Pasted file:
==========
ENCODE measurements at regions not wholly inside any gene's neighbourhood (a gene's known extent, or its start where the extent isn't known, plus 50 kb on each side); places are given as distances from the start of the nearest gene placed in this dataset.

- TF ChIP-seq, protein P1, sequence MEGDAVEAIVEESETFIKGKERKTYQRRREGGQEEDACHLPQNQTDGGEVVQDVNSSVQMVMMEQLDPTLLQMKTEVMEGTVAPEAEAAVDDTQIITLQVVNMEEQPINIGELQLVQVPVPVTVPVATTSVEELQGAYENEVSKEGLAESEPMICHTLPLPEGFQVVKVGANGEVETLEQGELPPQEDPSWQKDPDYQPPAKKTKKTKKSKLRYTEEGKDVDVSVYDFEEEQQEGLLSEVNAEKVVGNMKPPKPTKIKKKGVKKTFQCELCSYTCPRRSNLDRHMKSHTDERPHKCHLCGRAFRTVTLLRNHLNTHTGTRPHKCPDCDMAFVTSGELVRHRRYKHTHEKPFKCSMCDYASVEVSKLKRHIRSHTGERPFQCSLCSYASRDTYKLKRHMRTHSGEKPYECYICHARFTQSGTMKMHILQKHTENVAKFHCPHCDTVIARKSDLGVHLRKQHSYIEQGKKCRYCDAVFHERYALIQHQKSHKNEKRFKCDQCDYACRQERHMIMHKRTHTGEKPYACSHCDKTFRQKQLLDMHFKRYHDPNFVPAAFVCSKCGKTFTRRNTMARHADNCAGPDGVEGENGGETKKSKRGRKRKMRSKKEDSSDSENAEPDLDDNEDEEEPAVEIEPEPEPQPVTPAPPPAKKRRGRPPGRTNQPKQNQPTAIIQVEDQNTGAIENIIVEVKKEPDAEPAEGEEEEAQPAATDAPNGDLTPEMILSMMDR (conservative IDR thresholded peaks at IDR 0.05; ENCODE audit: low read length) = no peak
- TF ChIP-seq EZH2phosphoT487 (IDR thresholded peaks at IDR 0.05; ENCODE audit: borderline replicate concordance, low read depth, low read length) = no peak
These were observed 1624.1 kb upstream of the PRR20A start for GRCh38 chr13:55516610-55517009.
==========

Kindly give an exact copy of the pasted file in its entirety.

ENCODE measurements at regions not wholly inside any gene's neighbourhood (a gene's known extent, or its start where the extent isn't known, plus 50 kb on each side); places are given as distances from the start of the nearest gene placed in this dataset.

- TF ChIP-seq, protein P1, sequence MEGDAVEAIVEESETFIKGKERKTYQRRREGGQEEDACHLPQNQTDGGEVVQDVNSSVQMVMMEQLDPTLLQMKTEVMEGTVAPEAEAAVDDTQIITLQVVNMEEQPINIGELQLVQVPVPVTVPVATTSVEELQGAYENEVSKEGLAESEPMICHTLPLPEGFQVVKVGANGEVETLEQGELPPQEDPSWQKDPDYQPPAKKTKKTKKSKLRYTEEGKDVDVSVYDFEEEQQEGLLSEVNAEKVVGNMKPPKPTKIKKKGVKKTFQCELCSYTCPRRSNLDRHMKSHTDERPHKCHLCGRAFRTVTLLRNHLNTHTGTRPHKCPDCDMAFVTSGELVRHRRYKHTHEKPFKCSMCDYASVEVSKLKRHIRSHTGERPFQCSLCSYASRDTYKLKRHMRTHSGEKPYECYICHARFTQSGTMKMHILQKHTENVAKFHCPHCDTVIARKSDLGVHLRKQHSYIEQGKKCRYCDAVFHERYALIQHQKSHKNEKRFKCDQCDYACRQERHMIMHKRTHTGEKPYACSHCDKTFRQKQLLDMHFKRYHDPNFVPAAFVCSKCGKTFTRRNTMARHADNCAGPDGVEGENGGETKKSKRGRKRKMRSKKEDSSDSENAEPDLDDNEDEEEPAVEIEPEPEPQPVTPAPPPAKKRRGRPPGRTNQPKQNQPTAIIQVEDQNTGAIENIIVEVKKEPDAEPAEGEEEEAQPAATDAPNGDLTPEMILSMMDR (conservative IDR thresholded peaks at IDR 0.05; ENCODE audit: low read length) = no peak
- TF ChIP-seq EZH2phosphoT487 (IDR thresholded peaks at IDR 0.05; ENCODE audit: borderline replicate concordance, low read depth, low read length) = no peak
These were observed 1624.1 kb upstream of the PRR20A start for GRCh38 chr13:55516610-55517009.